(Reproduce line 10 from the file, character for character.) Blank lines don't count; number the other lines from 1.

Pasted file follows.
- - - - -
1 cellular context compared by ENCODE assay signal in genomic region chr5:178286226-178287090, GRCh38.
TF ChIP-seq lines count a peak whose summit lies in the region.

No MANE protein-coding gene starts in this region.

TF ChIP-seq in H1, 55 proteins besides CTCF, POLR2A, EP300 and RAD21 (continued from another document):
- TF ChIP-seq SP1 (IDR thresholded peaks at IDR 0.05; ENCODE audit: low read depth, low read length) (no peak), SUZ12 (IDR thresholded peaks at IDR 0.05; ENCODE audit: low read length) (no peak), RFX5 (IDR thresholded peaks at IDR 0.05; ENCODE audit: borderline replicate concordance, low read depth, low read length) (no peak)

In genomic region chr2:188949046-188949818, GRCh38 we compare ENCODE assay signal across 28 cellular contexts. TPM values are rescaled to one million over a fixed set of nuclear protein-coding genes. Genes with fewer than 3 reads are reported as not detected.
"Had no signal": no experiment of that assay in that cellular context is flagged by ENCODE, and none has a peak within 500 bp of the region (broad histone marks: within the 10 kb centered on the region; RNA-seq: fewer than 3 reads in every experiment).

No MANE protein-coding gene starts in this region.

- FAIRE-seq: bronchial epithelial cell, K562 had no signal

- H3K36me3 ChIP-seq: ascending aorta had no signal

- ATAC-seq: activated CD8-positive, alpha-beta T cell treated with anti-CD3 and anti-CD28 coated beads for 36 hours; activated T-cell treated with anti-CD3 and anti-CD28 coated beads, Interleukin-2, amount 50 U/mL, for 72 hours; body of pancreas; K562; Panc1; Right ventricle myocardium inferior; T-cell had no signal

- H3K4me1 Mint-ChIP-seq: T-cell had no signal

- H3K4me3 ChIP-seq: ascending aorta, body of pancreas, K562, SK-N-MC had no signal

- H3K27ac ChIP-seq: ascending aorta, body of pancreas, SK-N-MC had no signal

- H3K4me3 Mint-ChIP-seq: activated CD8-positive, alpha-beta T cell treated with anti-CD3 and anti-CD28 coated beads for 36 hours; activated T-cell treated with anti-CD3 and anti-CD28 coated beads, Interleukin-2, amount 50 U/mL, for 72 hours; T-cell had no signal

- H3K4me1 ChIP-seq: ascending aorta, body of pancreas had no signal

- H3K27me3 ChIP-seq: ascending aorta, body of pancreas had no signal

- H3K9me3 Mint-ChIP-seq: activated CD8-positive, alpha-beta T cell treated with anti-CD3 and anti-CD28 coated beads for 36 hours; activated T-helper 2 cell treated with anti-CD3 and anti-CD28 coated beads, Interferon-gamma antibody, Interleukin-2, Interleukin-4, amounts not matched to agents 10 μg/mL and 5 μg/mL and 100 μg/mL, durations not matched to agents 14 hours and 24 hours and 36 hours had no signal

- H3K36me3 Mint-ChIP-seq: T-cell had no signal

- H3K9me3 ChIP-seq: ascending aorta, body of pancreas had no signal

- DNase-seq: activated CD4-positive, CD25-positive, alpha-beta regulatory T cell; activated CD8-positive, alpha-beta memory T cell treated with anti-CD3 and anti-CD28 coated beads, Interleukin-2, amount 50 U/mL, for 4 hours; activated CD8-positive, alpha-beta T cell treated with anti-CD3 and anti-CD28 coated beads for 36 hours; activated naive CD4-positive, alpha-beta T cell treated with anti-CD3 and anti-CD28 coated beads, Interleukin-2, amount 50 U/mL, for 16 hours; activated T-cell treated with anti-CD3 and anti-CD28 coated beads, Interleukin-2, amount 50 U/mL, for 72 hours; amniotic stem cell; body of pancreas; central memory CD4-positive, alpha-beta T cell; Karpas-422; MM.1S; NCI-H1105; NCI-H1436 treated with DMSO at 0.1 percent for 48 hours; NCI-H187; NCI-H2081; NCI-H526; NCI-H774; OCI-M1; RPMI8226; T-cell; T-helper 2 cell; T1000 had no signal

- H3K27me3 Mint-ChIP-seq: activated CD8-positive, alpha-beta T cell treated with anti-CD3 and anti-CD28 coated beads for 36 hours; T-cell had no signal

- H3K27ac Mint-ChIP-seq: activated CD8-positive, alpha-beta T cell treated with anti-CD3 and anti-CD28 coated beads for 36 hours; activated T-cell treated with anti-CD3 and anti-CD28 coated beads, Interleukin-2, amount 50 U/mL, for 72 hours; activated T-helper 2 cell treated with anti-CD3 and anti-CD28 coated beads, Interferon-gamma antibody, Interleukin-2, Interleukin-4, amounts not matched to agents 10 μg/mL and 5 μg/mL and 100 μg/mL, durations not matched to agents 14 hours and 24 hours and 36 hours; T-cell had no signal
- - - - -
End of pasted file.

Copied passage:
- H3K36me3 ChIP-seq: ascending aorta had no signal